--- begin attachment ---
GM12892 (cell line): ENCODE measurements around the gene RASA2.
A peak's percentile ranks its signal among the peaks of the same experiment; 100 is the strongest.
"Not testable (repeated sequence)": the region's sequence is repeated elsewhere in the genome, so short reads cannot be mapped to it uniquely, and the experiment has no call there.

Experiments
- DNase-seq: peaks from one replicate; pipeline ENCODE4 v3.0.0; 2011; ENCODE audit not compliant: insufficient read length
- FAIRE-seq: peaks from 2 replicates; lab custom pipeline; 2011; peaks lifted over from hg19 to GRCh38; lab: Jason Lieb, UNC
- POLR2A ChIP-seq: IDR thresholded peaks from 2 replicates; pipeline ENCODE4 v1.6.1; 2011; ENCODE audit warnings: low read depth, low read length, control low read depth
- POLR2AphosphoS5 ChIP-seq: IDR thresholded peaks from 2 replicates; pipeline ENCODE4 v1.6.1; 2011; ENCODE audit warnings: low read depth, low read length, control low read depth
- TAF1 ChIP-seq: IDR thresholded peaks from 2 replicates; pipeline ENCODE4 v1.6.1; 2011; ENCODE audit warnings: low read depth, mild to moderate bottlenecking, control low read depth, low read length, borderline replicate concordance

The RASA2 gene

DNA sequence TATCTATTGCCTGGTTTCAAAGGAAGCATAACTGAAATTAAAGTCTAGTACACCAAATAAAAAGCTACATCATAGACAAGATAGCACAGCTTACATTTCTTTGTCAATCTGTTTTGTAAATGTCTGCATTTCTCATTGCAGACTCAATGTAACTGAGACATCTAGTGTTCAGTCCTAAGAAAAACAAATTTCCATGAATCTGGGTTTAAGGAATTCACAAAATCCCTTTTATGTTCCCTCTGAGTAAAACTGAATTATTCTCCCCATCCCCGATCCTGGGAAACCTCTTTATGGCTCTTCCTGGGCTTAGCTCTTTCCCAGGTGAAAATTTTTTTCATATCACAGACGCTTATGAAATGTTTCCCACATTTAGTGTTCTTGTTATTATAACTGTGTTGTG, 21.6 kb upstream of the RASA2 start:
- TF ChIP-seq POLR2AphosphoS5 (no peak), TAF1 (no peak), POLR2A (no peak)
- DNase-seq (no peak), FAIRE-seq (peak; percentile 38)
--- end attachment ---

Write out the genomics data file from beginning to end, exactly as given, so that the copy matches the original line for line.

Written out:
GM12892 (cell line): ENCODE measurements around the gene RASA2.
A peak's percentile ranks its signal among the peaks of the same experiment; 100 is the strongest.
"Not testable (repeated sequence)": the region's sequence is repeated elsewhere in the genome, so short reads cannot be mapped to it uniquely, and the experiment has no call there.

Experiments
- DNase-seq: peaks from one replicate; pipeline ENCODE4 v3.0.0; 2011; ENCODE audit not compliant: insufficient read length
- FAIRE-seq: peaks from 2 replicates; lab custom pipeline; 2011; peaks lifted over from hg19 to GRCh38; lab: Jason Lieb, UNC
- POLR2A ChIP-seq: IDR thresholded peaks from 2 replicates; pipeline ENCODE4 v1.6.1; 2011; ENCODE audit warnings: low read depth, low read length, control low read depth
- POLR2AphosphoS5 ChIP-seq: IDR thresholded peaks from 2 replicates; pipeline ENCODE4 v1.6.1; 2011; ENCODE audit warnings: low read depth, low read length, control low read depth
- TAF1 ChIP-seq: IDR thresholded peaks from 2 replicates; pipeline ENCODE4 v1.6.1; 2011; ENCODE audit warnings: low read depth, mild to moderate bottlenecking, control low read depth, low read length, borderline replicate concordance

The RASA2 gene

DNA sequence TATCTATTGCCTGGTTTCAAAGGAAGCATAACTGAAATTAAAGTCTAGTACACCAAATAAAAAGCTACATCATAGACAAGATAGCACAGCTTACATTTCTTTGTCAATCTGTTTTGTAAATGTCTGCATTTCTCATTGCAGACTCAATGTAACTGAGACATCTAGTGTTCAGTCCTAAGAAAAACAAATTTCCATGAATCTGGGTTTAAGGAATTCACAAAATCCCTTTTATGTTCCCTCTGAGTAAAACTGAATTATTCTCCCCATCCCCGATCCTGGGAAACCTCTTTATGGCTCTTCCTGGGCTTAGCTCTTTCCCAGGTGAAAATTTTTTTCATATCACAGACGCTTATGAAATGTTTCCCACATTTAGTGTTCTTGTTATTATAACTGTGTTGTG, 21.6 kb upstream of the RASA2 start:
- TF ChIP-seq POLR2AphosphoS5 (no peak), TAF1 (no peak), POLR2A (no peak)
- DNase-seq (no peak), FAIRE-seq (peak; percentile 38)